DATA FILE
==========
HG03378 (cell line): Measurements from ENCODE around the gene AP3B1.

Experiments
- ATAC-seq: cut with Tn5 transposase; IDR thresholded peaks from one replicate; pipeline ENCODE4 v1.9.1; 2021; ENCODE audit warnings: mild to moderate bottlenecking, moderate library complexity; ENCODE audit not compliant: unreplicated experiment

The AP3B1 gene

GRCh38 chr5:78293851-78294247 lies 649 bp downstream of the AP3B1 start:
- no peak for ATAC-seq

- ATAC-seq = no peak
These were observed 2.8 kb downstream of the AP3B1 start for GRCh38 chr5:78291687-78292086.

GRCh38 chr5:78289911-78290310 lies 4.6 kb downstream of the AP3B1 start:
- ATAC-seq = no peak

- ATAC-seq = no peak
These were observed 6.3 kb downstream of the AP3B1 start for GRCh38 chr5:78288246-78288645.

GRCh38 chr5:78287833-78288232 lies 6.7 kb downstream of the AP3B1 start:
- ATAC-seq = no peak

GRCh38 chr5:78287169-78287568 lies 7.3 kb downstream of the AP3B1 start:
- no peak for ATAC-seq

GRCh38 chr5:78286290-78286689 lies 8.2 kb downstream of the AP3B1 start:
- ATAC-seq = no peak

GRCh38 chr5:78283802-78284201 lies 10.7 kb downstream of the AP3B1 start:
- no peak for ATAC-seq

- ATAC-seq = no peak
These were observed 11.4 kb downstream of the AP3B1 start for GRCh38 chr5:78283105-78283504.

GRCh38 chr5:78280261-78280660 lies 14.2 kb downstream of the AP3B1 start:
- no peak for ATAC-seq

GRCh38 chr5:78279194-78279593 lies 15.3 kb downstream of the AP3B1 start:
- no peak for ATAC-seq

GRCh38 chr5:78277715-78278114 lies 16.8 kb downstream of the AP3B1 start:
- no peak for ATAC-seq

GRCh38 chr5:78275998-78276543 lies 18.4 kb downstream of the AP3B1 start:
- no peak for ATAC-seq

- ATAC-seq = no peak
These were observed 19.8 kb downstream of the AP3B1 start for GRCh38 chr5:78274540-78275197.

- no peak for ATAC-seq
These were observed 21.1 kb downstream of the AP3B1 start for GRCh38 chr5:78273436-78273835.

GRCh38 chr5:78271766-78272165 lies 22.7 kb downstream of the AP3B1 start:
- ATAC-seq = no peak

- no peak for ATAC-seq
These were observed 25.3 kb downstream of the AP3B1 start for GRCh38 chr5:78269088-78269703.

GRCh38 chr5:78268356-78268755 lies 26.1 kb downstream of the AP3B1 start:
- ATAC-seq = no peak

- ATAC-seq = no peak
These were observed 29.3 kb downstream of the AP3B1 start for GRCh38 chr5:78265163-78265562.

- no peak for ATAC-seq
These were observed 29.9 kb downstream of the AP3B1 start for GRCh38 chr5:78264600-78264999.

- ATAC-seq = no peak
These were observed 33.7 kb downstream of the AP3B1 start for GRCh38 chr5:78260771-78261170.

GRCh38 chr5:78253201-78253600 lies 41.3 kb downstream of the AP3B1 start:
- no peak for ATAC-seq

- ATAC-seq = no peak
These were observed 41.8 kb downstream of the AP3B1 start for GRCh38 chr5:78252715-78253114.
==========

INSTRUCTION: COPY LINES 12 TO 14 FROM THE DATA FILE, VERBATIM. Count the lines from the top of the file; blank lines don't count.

These were observed 6.3 kb downstream of the AP3B1 start for GRCh38 chr5:78288246-78288645.

GRCh38 chr5:78287833-78288232 lies 6.7 kb downstream of the AP3B1 start:
- ATAC-seq = no peak